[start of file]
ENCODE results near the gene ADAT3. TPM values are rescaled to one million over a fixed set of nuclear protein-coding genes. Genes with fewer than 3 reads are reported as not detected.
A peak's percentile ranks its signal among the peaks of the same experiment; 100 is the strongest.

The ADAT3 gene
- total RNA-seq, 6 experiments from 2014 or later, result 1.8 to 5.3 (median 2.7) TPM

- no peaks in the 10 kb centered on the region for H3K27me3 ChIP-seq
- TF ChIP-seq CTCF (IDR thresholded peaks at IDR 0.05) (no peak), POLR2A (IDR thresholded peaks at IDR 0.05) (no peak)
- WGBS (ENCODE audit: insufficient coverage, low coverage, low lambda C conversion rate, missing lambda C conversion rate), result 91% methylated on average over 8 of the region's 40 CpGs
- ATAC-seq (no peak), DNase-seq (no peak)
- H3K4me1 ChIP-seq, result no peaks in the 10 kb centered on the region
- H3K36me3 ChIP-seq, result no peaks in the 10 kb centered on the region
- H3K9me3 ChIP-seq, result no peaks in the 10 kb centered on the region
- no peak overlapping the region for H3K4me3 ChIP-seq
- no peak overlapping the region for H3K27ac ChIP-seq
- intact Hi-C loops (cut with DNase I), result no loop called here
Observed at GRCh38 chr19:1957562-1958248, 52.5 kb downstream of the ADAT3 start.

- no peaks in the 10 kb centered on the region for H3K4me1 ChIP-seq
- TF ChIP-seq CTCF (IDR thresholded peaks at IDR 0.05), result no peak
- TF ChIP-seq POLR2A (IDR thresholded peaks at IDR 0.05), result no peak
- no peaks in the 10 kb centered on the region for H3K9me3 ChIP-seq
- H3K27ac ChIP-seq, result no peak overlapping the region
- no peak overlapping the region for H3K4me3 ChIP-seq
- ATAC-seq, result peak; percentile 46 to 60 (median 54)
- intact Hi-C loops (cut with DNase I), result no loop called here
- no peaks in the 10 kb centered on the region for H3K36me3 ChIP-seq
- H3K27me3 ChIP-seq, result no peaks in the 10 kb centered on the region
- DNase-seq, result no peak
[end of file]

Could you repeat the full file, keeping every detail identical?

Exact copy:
ENCODE results near the gene ADAT3. TPM values are rescaled to one million over a fixed set of nuclear protein-coding genes. Genes with fewer than 3 reads are reported as not detected.
A peak's percentile ranks its signal among the peaks of the same experiment; 100 is the strongest.

The ADAT3 gene
- total RNA-seq, 6 experiments from 2014 or later, result 1.8 to 5.3 (median 2.7) TPM

- no peaks in the 10 kb centered on the region for H3K27me3 ChIP-seq
- TF ChIP-seq CTCF (IDR thresholded peaks at IDR 0.05) (no peak), POLR2A (IDR thresholded peaks at IDR 0.05) (no peak)
- WGBS (ENCODE audit: insufficient coverage, low coverage, low lambda C conversion rate, missing lambda C conversion rate), result 91% methylated on average over 8 of the region's 40 CpGs
- ATAC-seq (no peak), DNase-seq (no peak)
- H3K4me1 ChIP-seq, result no peaks in the 10 kb centered on the region
- H3K36me3 ChIP-seq, result no peaks in the 10 kb centered on the region
- H3K9me3 ChIP-seq, result no peaks in the 10 kb centered on the region
- no peak overlapping the region for H3K4me3 ChIP-seq
- no peak overlapping the region for H3K27ac ChIP-seq
- intact Hi-C loops (cut with DNase I), result no loop called here
Observed at GRCh38 chr19:1957562-1958248, 52.5 kb downstream of the ADAT3 start.

- no peaks in the 10 kb centered on the region for H3K4me1 ChIP-seq
- TF ChIP-seq CTCF (IDR thresholded peaks at IDR 0.05), result no peak
- TF ChIP-seq POLR2A (IDR thresholded peaks at IDR 0.05), result no peak
- no peaks in the 10 kb centered on the region for H3K9me3 ChIP-seq
- H3K27ac ChIP-seq, result no peak overlapping the region
- no peak overlapping the region for H3K4me3 ChIP-seq
- ATAC-seq, result peak; percentile 46 to 60 (median 54)
- intact Hi-C loops (cut with DNase I), result no loop called here
- no peaks in the 10 kb centered on the region for H3K36me3 ChIP-seq
- H3K27me3 ChIP-seq, result no peaks in the 10 kb centered on the region
- DNase-seq, result no peak